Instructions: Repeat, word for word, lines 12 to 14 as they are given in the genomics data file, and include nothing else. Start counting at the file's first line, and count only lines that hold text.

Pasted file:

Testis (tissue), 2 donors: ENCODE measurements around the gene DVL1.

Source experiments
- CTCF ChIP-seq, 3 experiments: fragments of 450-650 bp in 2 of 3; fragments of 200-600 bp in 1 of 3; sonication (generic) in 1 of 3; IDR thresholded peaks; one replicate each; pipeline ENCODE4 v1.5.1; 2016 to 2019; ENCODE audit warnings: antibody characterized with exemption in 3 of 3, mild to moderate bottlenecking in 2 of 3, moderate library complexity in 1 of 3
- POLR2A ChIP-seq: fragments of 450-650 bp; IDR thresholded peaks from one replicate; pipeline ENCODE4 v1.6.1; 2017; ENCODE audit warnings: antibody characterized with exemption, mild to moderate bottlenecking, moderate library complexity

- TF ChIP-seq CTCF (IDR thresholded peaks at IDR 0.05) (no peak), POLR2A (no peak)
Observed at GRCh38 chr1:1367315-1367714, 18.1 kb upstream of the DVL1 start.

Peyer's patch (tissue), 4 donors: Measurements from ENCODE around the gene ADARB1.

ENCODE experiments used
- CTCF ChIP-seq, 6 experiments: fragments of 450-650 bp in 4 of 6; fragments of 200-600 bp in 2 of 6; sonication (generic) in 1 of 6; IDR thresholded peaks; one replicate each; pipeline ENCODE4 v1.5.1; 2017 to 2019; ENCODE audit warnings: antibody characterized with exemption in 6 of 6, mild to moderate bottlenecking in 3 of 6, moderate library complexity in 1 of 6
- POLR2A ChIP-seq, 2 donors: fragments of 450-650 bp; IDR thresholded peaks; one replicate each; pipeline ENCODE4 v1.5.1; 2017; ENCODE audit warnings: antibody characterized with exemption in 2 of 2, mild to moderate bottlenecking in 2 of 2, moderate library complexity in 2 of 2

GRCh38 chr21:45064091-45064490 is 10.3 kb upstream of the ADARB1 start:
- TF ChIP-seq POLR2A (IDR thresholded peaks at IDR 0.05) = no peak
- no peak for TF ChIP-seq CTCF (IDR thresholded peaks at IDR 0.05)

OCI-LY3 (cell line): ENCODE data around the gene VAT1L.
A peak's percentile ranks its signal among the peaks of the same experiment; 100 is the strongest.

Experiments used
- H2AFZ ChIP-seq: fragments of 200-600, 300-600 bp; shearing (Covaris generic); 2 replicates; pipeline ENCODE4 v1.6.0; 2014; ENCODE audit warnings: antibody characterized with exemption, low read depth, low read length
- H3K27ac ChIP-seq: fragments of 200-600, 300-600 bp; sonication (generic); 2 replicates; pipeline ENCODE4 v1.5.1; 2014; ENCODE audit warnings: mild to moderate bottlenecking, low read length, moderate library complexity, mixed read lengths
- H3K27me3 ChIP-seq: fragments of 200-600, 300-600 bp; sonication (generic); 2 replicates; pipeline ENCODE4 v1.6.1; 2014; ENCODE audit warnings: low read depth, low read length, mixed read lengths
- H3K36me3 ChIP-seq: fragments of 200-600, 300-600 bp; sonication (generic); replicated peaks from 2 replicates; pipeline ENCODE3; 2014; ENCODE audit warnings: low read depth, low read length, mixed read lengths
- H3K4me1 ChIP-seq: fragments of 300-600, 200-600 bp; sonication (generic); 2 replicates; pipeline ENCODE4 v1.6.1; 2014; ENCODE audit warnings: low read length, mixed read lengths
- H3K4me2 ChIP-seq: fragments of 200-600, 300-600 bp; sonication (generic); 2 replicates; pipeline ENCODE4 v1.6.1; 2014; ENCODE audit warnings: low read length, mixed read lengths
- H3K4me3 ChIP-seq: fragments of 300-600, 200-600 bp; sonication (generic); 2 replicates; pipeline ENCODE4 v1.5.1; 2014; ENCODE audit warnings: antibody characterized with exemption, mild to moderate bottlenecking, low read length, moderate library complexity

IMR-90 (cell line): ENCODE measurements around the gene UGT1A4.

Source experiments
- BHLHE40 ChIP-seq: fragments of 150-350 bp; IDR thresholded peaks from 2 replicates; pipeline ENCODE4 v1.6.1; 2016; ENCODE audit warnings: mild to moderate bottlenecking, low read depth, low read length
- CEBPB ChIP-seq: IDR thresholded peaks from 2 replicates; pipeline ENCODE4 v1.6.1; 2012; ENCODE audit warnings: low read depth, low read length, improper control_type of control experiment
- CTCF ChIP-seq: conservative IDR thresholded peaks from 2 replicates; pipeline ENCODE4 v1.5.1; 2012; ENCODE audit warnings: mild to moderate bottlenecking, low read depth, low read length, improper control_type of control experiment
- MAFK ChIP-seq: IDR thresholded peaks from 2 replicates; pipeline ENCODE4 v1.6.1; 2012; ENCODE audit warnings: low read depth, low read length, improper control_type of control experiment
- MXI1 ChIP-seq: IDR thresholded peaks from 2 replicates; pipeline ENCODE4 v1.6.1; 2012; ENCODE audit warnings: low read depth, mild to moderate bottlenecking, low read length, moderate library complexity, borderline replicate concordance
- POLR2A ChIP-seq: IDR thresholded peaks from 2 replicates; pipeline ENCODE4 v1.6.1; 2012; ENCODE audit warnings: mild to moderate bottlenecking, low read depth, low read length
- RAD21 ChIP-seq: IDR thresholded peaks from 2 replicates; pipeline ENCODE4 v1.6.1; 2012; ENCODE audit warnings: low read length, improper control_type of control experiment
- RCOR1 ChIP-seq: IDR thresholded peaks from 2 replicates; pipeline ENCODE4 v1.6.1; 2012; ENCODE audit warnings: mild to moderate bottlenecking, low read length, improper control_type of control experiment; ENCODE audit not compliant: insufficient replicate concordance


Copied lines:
- TF ChIP-seq POLR2A (IDR thresholded peaks at IDR 0.05) = no peak
- no peak for TF ChIP-seq CTCF (IDR thresholded peaks at IDR 0.05)

OCI-LY3 (cell line): ENCODE data around the gene VAT1L.